I heard whispers of some people that my friend Vasantha was a drug addict. In fact I confronted him and asked him about this, but he vehemently denied this accusation. I sometimes wondered whether he was taking me for a ride, but I did not want to pursue the matter. His visits became frequent, and I always helped him with money and clothes. Neelanganie always obliged with some food and plain tea which he preferred over milk tea. One day he came limping and told me that he was entering Kalubowila hospital for a Hydroseal surgery. He lifted his sarong and showed me his hugely enlarged scrotum to prove that he was telling the truth! I gave him some money and sent him wishing him speedy recovery.
Vasantha did recover from surgery and returned after about a month. He looked reasonably well and confessed to me that he had gone off booze altogether. That vow turned out to be short-lived as he showed typical signs of hangovers in his later visits. I never blamed him for drinking because that was his only escape route for getting away from harsh reality which he faced day in and day out with absolutely no hope of a better future. I only asked him to drink moderately, which again was a very unreasonable request!
When the time came for us to leave Sri Lanka on a three month holiday to visit our children, I told him to take care of himself while I will be away. He cried and told me, ‘Sir, I will not last till you come’. I laughed and said to him that he would outlive me by at least ten years. I gave him some money, and he went away still wiping his tears carrying his tools of trade.
I thought about my friend many times while we were holidaying in Australia with our beloved children. Is he doing alright? Is he still drinking? Is he managing to survive with his meagre income? I knew the answers to all these questions, but I refused to believe the truth. After returning to Sri Lanka and settling down, I wanted to meet my friend as soon as possible. Living in abject poverty, he never could afford a cell phone. I also did not have his address.
I remembered a beetle seller in Kohuwala where Vasantha used to go and hang around when he did not have work to do on some days. Expecting to get some information, I walked to the boutique and inquired about him from the Beetle seller. At first he was not sure of the person, but later on he exclaimed ‘Ah, Vassa! The rascal died, you know, Sir. They held his three-month almsgiving on last Sunday’. I was shocked beyond comprehension and asked him how my friend died. ‘Vassa got drunk with kasippu and went to sleep near a water hole. He fell into water and drowned’. How did you know him, Sir?’ Beetle vendor asked me. I told him that Vasantha visited me on and off, and I helped him whenever I could assist him. ‘Sir, are you from Melder Place?’ The vendor asked me. When I answered yes, he said that Vasantha spoke to him on several occasions about a ‘kind mahathaya’ who helped him! I am not sure whether he referred to me or another ‘kind mahathaya’ from Melder Place. ‘No point in helping a man like him, sir. He was an alcoholic, and a drug addict,’ vendor said.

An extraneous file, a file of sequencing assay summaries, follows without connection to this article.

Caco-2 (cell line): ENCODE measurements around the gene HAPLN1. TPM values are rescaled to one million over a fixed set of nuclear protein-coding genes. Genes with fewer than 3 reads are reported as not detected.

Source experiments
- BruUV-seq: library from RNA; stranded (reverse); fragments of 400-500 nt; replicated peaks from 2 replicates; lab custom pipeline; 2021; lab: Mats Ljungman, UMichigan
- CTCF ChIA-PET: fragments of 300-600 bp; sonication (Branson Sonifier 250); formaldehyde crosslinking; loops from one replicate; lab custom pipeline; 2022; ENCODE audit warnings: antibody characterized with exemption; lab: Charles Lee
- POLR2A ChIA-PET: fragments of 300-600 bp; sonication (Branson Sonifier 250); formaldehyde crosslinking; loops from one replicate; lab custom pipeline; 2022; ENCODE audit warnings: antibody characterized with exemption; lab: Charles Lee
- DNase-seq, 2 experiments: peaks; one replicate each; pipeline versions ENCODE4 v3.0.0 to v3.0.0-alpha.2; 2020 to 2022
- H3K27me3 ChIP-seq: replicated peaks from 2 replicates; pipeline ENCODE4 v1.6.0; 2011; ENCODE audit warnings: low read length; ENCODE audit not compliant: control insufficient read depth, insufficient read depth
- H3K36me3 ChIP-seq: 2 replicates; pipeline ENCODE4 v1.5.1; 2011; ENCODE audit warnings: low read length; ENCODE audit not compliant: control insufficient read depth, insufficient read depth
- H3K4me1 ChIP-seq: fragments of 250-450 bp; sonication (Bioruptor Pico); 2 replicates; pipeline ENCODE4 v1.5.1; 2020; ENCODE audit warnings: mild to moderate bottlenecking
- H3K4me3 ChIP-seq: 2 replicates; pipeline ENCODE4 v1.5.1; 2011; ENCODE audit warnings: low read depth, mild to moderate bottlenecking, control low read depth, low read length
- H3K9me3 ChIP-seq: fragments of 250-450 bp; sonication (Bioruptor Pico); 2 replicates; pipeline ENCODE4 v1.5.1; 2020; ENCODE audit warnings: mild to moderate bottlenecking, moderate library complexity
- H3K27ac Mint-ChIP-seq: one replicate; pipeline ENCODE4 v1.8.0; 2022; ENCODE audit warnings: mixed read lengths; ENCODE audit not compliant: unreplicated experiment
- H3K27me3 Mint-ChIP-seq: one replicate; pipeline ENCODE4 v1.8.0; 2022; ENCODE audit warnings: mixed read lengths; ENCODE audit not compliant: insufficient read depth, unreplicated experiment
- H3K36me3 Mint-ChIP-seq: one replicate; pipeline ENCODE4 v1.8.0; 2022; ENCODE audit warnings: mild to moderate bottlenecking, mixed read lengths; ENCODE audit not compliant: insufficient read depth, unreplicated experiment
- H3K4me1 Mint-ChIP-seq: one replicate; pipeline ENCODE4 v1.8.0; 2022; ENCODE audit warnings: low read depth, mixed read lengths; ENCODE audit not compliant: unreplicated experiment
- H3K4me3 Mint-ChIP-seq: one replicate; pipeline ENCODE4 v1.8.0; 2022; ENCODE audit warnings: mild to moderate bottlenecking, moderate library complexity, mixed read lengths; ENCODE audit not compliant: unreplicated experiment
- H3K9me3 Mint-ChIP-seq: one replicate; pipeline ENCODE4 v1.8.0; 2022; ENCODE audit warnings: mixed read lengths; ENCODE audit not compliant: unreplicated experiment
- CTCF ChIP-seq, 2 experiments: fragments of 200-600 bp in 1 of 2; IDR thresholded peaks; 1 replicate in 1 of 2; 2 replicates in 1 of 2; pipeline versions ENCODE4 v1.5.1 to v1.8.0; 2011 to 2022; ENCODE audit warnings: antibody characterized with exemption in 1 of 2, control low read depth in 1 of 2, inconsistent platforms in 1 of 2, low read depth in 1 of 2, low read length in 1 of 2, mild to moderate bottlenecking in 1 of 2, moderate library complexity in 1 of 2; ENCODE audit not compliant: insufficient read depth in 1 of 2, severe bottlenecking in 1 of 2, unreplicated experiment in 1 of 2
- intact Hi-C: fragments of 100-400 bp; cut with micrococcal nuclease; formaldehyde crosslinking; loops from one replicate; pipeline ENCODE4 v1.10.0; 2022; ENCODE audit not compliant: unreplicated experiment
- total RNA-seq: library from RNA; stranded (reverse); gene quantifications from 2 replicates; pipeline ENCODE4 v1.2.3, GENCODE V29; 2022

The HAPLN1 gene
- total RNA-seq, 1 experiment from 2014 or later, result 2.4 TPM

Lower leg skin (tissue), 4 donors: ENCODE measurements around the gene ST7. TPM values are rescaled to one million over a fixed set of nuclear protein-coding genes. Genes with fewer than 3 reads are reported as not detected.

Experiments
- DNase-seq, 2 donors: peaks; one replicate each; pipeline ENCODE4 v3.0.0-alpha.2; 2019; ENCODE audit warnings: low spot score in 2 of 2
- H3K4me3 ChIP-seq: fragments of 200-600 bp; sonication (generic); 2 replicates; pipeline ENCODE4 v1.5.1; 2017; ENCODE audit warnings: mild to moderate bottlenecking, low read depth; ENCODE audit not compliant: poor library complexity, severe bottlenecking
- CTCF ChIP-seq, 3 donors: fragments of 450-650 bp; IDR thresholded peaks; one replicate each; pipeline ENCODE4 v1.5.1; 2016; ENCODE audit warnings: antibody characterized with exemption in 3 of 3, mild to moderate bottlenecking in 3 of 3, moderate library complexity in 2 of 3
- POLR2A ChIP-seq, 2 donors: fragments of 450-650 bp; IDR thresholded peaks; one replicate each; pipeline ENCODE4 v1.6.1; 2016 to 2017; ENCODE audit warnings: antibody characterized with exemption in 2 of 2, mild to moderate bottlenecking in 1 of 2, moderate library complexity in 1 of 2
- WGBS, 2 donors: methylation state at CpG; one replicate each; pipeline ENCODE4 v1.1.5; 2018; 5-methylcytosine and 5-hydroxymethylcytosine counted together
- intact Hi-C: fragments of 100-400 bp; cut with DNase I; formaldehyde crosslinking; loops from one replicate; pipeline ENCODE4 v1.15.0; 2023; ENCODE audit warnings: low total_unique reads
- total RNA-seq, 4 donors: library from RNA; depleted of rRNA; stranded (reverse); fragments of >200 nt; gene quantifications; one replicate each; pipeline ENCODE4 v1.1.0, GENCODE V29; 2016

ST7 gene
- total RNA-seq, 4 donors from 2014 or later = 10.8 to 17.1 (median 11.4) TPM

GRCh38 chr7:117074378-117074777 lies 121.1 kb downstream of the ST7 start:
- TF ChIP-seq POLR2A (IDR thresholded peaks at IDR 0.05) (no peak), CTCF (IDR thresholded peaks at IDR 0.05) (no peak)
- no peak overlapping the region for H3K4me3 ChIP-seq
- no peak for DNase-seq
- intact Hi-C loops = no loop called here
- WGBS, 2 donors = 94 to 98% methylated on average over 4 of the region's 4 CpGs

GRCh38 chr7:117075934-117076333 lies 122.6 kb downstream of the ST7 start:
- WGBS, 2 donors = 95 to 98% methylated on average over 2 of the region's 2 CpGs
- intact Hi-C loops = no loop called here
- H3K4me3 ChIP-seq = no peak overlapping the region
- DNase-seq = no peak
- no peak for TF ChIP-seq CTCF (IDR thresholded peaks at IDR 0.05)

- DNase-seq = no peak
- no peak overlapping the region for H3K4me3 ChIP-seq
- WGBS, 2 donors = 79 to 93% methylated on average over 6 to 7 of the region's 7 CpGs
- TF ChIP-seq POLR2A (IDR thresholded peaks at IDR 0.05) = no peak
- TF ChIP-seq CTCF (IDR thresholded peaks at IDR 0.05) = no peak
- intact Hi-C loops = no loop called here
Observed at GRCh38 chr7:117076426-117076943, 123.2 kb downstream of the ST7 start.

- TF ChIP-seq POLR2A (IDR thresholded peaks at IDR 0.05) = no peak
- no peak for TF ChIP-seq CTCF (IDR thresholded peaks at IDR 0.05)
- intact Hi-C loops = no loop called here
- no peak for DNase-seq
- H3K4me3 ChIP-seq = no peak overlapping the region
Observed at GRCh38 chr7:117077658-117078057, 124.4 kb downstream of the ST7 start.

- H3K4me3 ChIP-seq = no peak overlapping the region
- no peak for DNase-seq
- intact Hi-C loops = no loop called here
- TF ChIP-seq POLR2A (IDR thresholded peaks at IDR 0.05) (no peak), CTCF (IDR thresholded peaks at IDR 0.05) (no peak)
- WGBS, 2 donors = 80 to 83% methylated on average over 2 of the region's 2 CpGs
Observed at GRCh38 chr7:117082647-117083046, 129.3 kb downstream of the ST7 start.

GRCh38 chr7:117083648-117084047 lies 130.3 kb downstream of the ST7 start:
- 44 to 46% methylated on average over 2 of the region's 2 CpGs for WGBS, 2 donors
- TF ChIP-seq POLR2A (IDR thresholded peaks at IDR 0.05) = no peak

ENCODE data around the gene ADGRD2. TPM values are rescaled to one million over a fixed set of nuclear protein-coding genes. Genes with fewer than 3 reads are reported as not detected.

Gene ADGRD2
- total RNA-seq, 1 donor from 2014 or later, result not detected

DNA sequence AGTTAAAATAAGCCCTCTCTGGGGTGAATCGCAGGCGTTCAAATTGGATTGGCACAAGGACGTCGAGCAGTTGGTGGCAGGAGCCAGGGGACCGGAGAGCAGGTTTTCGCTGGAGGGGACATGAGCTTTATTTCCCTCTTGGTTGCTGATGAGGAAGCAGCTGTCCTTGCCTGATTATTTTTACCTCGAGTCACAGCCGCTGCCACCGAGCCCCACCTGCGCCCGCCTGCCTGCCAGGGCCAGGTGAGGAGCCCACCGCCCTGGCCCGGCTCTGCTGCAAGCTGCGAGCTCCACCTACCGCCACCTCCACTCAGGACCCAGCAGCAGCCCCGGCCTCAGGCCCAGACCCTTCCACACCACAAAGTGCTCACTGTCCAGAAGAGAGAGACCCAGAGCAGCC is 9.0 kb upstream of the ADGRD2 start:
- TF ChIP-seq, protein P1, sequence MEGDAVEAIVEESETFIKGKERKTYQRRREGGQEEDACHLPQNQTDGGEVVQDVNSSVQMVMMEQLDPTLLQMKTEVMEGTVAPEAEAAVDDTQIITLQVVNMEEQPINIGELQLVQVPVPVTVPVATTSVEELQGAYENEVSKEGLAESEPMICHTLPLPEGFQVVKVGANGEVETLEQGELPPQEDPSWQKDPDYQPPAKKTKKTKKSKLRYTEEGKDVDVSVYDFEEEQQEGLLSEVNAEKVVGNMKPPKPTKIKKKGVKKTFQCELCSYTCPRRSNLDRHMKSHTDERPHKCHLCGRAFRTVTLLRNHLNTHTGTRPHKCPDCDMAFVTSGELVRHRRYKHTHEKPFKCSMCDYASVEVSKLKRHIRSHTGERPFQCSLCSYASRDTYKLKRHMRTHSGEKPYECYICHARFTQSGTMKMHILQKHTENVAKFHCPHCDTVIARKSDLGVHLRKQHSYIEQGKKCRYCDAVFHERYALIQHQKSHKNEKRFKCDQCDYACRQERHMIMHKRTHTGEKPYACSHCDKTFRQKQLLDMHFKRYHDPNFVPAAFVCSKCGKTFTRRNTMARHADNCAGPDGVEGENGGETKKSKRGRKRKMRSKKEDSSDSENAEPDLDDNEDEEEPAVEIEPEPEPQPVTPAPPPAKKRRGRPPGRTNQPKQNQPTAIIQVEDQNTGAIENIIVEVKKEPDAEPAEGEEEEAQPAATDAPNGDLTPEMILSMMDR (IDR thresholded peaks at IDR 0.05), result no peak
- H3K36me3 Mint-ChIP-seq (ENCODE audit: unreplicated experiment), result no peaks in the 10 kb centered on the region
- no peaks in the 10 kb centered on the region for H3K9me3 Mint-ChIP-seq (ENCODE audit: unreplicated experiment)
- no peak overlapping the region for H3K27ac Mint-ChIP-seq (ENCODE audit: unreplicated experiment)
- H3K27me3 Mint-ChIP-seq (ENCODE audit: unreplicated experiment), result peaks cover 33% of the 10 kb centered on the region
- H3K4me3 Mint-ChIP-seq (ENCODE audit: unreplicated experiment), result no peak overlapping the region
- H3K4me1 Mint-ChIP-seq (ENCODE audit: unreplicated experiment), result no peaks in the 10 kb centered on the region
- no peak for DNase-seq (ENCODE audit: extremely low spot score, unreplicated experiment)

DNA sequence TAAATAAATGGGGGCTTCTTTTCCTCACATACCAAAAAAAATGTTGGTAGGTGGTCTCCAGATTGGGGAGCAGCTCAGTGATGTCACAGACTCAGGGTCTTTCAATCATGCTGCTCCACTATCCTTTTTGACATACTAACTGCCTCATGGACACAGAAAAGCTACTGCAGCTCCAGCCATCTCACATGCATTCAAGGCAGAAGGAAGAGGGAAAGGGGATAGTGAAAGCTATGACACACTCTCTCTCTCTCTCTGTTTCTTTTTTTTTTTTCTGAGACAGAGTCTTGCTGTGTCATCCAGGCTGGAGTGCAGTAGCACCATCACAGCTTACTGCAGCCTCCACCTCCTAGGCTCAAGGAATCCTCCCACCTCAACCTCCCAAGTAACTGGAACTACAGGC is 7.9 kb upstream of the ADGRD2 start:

I walked back home thinking of my friend Vasantha and trying to relive the few moments we had together. In life, you never know which conversation will never be repeated, with whom you will never argue again, and where you will never return. You never know how the next story in your life will end. Vasantha fought his battles as long as he could and went away. I still remember our first meeting. ‘Look around, sir. No trees to climb.’
I was very saddened by the untimely death of my friend. I also realized that whispers I heard about him being a drug addict was true. Vasantha tried hard to survive in harsh conditions and bring up two children with his meagre income. I will not hold a grudge with him for not admitting to me that he was on drugs. Who would openly confess to being a drug addict? Very few would.
His life reminds me of William Blake’s famous poem, ‘To See a World.’
‘Every night and every morn
Some to misery are born
Every morn and every night,
Some are born to sweet delight
Some are born to endless night.’
Keerthi Wijesinghe- Melder Place, Nugegoda, Sri Lanka